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Jewish Women Philosophers of First-Century AlexandriaPhilo's 'Therapeutae' Reconsidered$
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Joan E. Taylor

Print publication date: 2006

Print ISBN-13: 9780199291410

Published to Oxford Scholarship Online: September 2011

DOI: 10.1093/acprof:oso/9780199291410.001.0001

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PRINTED FROM OXFORD SCHOLARSHIP ONLINE (oxford.universitypressscholarship.com). (c) Copyright Oxford University Press, 2021. All Rights Reserved. An individual user may print out a PDF of a single chapter of a monograph in OSO for personal use. date: 27 July 2021

Gendered Space

Gendered Space

Chapter:
(p.265) 10 Gendered Space
Source:
Jewish Women Philosophers of First-Century Alexandria
Author(s):

Joan E. Taylor (Contributor Webpage)

Publisher:
Oxford University Press
DOI:10.1093/acprof:oso/9780199291410.003.0010

Philo was concerned to locate his group very carefully on a certain hill between the Mediterranean Sea and Lake Mareotis. He indicates the surrounding villages and buildings, and the little houses in which senior members of the Mareotic group live. He also shows us two meeting places: a semneion where the seventh-day assemblies take place, and a sumposion where the forty-ninth-day dinner is held. In fact, a further dimension of Philo's rhetoric of gender in De Vita Contemplativa concerns space. In creating a vision of what is good, Philo sought at times to create an ideal spatial arrangement which would vouchsafe the virtue of the group members. Along with this, Philo gives details about the personal space of the group members as signified by clothing. Clothing is a primary indicator of gender, and can be the first step towards the gendering of space in general. This chapter examines the spaces Philo constructs — communal, personal, and sacred — within the context of what we know about spatial arrangements in Hellenistic and Roman Egypt.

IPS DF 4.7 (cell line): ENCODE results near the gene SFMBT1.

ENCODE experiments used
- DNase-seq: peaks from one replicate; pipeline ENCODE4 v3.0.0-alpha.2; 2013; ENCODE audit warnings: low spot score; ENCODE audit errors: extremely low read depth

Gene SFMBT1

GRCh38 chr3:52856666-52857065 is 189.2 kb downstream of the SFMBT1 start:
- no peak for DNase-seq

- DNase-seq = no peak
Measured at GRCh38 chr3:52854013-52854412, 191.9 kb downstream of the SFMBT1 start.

Keywords:   Philo, personal space, gender, spatial arrangements, Egypt, Mareotic group, De Vita Contemplativa, semneion, sumposion, rhetoric

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